If You See This in Your Yard, Don't Mow Without a Mask and Gloves

·5 min read

Even though it takes plenty of hard work, maintaining your yard and garden offers a special kind of enjoyment during the warmer months. Usually, keeping your lawn manicured and set up the right way can even help avoid other problems, such as pest infestations. But certain types of vegetation can make trimming your grass a much more dangerous experience. And if you notice this one plant in your yard, you should take special precautions by putting on a mask and gloves before you start to mow. Read on to see which growths experts warn could pose a serious health risk to home landscapers.

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Studies have shown that mowing your lawn can be a relatively risky chore.

Whether it's cleaning out gutters, taking care of overgrown branches, or installing new features, outdoor chores pose no shortage of risks to the homeowners undertaking them. But even a task as seemingly simple as mowing your lawn can be relatively dangerous: According to the Consumer Product Safety Commission's (CPSC) National Electronic Injury Surveillance System, a 2020 analysis of ER visits across the U.S. found that lawnmowers caused an average of 90 deaths per year nationwide, per Newsweek. Not only is that higher than the annual deaths caused by bears, sharks, and alligators, but it's also more than common garden visitors such as snakes and venomous spiders.

And it's not just fatal incidents that occur while trimming the grass. According to a 2018 study by a team of researchers from Johns Hopkins and published in Public Health Reports, an average of 6,394 lawnmower-related injuries are reported in the U.S. annually, including amputations, bone fractures caused by falls, burns, and lacerations, The Washington Post reported.

But now, experts are warning that one plant could make mowing the lawn particularly dangerous if not handled properly.

Experts warn not to mow one type of plant without wearing a mask or gloves.

Scanning your yard for potential dangers usually involves keeping an eye out for certain animals or other immediate hazards. But experts warn that you should also be looking for a particular type of flower before you go to mow your lawn: poison hemlock.

According to experts with the Washington-State-based King County Noxious Weeds Blog, the notoriously toxic plant is an invasive species that has spread across the U.S. and poses a health risk to humans and animals alike if eaten. In fact, experts have also warned that it's best to pull the weeds while wearing protective gloves as toxins can also be absorbed through the skin. But while it may seem like running over poison hemlock with your lawnmower would be an easy solution to the problem, you could be putting yourself in danger.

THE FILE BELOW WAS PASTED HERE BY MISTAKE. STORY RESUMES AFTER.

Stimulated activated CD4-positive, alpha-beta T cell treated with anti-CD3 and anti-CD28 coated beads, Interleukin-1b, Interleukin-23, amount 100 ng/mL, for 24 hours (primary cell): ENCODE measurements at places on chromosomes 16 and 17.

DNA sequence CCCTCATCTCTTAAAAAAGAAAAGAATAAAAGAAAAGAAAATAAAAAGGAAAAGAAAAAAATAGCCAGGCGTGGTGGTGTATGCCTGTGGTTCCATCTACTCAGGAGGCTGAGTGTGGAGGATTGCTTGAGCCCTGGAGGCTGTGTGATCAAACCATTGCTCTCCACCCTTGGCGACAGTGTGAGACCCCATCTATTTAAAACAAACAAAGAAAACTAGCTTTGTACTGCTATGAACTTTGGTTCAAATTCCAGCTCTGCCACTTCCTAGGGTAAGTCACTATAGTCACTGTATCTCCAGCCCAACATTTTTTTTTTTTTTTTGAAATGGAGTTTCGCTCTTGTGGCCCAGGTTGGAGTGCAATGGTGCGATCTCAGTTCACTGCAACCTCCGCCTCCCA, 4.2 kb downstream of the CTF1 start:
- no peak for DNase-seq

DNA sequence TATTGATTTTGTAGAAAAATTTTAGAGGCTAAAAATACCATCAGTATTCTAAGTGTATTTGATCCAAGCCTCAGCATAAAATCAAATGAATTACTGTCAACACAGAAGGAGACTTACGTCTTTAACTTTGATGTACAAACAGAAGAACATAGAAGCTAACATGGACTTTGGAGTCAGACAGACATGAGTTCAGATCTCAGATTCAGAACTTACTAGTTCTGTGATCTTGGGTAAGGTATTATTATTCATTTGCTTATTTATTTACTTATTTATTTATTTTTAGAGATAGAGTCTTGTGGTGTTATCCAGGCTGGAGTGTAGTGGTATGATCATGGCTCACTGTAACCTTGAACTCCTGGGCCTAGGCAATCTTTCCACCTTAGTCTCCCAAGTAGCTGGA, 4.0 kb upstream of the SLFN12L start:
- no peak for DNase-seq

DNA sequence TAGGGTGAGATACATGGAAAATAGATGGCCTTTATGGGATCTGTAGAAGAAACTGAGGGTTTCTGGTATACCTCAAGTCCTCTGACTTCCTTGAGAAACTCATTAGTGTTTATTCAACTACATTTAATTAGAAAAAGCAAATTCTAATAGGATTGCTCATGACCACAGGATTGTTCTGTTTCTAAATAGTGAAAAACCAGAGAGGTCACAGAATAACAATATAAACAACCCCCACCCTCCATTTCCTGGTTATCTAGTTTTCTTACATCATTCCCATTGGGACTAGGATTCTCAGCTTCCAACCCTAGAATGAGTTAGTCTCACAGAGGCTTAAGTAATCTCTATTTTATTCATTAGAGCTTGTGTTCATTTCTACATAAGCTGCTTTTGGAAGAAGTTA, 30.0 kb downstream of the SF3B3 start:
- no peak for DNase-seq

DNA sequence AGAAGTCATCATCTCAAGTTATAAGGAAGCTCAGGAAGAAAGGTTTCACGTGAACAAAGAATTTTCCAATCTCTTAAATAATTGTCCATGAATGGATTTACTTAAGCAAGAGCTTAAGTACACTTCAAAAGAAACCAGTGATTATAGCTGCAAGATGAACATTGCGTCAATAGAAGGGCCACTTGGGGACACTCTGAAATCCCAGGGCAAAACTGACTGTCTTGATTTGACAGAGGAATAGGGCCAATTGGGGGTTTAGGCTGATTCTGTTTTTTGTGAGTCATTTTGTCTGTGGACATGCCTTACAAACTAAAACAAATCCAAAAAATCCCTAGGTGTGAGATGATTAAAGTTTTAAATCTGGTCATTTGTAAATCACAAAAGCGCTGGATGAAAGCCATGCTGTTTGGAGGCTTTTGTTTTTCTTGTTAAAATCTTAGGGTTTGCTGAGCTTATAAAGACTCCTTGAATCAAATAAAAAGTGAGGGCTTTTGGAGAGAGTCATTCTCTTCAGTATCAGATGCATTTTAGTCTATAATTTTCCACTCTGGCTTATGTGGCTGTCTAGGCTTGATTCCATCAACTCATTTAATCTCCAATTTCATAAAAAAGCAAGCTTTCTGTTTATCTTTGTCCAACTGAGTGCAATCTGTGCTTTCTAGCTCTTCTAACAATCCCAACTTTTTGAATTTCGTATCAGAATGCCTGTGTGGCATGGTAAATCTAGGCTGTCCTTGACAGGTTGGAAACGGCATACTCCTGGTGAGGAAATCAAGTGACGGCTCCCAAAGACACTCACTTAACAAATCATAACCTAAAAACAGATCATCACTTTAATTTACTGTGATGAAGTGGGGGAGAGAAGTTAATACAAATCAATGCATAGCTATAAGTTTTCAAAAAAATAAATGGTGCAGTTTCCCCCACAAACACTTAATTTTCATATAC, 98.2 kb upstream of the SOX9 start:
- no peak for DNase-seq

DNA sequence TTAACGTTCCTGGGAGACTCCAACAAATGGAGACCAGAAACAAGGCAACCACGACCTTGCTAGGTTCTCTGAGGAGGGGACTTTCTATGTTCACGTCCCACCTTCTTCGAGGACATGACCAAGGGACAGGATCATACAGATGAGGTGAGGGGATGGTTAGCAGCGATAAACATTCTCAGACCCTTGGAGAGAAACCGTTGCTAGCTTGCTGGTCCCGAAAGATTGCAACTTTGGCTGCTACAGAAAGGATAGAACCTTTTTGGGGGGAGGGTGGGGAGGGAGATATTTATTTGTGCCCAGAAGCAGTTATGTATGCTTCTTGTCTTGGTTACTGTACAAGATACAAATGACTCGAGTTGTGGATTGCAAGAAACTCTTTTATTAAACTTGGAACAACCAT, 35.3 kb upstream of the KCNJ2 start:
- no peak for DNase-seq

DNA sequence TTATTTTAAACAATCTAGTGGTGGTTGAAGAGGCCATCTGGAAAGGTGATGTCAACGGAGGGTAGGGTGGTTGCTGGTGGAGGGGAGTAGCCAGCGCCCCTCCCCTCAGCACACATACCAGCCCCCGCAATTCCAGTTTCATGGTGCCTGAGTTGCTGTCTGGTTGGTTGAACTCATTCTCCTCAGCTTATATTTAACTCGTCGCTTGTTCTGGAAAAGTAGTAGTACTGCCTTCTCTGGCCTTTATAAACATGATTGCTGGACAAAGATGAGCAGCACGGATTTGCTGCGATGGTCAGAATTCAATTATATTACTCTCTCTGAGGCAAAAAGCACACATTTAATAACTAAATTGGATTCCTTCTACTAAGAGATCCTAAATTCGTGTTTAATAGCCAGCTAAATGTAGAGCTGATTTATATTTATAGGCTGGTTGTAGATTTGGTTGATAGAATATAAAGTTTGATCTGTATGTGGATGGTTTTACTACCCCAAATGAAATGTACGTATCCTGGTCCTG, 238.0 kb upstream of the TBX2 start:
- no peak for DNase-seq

"People have fallen ill after mowing poison hemlock because of breathing in the toxins," the King County experts caution in a blog post. "Definitely wear gloves when handling this plant and use a dust mask when mowing large stands."

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The toxic invasive species is often mistaken for other types of edible plants.

According to experts, poison hemlock poses a particular threat to gardeners who accidentally pick the plant and add it to a homecooked meal without realizing what it is. "People get poisoned because they mistake it for a wild parsley or wild carrot," Sarah Shafer, MD, an assistant professor of emergency medicine at Baylor College of Medicine, told Health, adding that they'll sometimes "pick it out of their garden and put it in a salad" after assuming it's something they've planted.

According to the United States Department of Agriculture (USDA), poison hemlock can begin to cause symptoms within 30 minutes of exposure to its toxins, including nervous trembling, lack of coordination, pupil dilation, and rapid or weak pulse. In some cases, it can lead to death by respiratory paralysis.

But you can still avoid putting yourself in harm's way by learning how to identify the plant before you roll out your mower. According to the King County blog experts, the stems and stalks of poison hemlock have "purple or reddish blotches" that aren't hairy or rough. The plant can also grow four to eight feet tall—or up to twelve feet in some cases—with "many small umbrella-shaped clusters of tiny white flowers rather than one central bloom," adding that the leaves often have "a strong, unpleasant musty smell."

Here's how you can safely get rid of any poison hemlock you find in your yard.

Besides being potentially dangerous, running your mower over patches of poison hemlock likely won't kill the toxic weed for good. Instead, experts with King County Noxious Weeds Blog recommend digging up the entire plant from the root to ensure that it won't resprout again and keeping an eye on the area for the next 18 months to ensure other seeds haven't germinated. And since the entire plant remains poisonous even when dried out, all removed poison hemlock should be placed in garbage bags and discarded along with other household trash, not put into a compost pile. Using plant killers that contain glyphosate can be particularly effective at spot treating, according to The Daily News.

If you've come in contact with poison hemlock or may have run over a large patch in your mower, you should wash any skin exposed to juice from the plant. Any clothing should also be washed separately from any other items right away, per The Daily News.

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